Controversial School Expansion Discussed

More than 200 attend public meeting

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A second consultation meeting to discuss controversial plans to expand a Wimbledon primary school by extending it into a neighbouring park was attended by more than 200 people.

Merton council proposes to expand Dundonald Primary School to a two-form entry school from September 2012 so it can admit up to 60 pupils a year in two classes.

The proposed expansion follows a significant increase in demand for school places in Merton, with more children entering school age, fuelled by a birth rate that has risen by over 30% in the last six years.

The council is putting three expansion proposals up for consultation, all of which wrap-around the school's two-storey annex which is next to Dundonald Park.

The meeting involved a statement from the Protect Dundonald Rec group, in which their spokesman said they were a non-political group concerned about the loss of green space, including a pavillion, in a heavily-populated area.

They suggested there were other sites where new schools could be opened or 'satellite' sites build, as well as questioned the need for places from local children.

Councillor Peter Walker, the cabinet member for education, made the point that that people living in Herbert Road couldn’t currently get a place for their children in Dundonald School.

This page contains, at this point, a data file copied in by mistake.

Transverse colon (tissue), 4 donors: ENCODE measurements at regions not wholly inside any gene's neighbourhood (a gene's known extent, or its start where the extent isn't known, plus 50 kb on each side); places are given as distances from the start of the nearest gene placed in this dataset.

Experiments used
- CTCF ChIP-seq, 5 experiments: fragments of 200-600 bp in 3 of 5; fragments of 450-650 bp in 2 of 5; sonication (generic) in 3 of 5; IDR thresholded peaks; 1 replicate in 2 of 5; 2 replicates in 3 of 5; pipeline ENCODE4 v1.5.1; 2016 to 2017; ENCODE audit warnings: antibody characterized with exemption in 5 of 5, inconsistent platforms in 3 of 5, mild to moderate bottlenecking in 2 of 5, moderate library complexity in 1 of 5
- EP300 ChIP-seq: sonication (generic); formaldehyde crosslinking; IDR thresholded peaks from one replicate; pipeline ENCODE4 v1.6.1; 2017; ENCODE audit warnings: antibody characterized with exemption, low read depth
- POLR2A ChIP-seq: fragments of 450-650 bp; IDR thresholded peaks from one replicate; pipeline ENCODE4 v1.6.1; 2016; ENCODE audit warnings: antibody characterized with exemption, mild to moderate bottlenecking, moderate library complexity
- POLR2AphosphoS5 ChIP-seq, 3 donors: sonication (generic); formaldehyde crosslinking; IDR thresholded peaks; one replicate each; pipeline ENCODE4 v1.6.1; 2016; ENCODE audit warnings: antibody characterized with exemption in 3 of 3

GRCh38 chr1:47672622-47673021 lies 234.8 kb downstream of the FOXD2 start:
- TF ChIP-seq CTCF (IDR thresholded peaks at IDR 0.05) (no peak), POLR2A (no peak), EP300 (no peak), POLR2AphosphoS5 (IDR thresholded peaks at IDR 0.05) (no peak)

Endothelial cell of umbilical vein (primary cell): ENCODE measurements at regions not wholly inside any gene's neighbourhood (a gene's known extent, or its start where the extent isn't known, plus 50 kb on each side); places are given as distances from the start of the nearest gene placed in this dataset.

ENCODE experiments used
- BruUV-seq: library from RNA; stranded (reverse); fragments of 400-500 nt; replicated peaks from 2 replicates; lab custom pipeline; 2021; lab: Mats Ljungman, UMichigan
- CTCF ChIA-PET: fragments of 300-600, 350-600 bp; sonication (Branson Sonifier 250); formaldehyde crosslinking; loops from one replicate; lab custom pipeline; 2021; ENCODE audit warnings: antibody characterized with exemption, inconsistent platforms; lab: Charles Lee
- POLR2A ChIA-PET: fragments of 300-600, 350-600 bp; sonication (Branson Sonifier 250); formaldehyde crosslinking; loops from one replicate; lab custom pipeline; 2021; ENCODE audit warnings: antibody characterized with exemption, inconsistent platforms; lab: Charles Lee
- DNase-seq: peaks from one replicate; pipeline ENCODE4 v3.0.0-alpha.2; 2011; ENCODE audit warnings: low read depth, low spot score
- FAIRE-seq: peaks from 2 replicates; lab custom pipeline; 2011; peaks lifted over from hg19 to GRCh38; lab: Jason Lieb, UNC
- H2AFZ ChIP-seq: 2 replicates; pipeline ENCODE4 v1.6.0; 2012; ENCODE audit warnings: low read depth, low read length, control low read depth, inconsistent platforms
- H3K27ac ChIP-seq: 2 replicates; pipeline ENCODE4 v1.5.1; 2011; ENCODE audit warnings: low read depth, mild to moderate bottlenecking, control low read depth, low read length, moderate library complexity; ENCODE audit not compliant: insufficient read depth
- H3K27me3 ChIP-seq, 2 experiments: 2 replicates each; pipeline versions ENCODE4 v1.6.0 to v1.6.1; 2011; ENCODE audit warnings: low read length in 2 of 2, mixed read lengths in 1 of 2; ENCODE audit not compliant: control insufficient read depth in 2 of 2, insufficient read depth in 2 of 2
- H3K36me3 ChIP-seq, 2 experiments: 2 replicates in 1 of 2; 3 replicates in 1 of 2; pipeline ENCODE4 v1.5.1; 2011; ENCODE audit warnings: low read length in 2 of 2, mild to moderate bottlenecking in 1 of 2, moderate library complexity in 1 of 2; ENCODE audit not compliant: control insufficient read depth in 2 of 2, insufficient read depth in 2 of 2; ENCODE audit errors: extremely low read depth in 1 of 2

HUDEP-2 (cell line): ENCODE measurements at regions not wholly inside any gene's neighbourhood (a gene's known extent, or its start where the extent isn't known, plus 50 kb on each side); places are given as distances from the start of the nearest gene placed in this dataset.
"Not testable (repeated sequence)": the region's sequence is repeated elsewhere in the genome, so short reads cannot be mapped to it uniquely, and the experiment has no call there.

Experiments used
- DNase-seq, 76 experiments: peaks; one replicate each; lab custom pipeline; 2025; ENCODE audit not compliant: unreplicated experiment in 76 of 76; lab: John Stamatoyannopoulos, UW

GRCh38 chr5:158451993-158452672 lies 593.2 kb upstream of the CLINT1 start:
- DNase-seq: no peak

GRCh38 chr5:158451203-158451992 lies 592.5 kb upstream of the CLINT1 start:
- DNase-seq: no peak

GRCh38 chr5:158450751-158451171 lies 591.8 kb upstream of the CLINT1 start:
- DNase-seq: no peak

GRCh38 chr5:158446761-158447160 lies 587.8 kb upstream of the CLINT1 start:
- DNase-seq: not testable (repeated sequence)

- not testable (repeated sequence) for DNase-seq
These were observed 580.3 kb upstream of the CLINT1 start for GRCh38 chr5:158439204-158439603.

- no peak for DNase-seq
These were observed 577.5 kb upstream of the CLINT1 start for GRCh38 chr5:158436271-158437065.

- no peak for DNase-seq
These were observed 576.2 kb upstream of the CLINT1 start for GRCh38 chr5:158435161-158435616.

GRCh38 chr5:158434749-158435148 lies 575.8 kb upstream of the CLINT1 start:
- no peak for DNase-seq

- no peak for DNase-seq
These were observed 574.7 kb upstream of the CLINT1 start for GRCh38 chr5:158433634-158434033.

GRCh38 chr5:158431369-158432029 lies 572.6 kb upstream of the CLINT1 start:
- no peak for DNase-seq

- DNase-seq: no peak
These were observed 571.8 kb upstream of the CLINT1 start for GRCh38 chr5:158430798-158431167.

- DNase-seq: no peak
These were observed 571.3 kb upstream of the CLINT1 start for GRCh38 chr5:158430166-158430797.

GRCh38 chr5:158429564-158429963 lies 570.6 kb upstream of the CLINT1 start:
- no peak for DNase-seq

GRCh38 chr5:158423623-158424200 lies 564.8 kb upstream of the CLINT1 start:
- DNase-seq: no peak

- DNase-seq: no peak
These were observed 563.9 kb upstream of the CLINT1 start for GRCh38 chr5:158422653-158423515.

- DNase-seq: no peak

He said that "no change" was the easier option, but felt that the plans "positively improved the park" and that the pavillion was "ugly and out of date".

Tom Proctor, the council's manager of contracts and school organisation, said more than half of the schools in the borough will need to expand because of the lack of primary school places. He also pointed out that this was the first stage of the consultation process. The decision would be taken by the council's September cabinet meeting, with further consultation to follow.

During the question-and-answer session, several local people with young children spoke in favour of the plans. A number of people raised the issue of plans for the future, and applause broke out with a suggestion that something new needed to be put in place of the covenant to protect the Recreation Ground for the future.

The council's new deadline for responses to its consultation is Monday July 11 - an extension on the original date of June 28.

A petition objecting to the proposals now has more than 1,300 signatures on the council's website. And a petition on the Protect Dundonald Rec's website has more than 1,700 signatures.

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June 27, 2011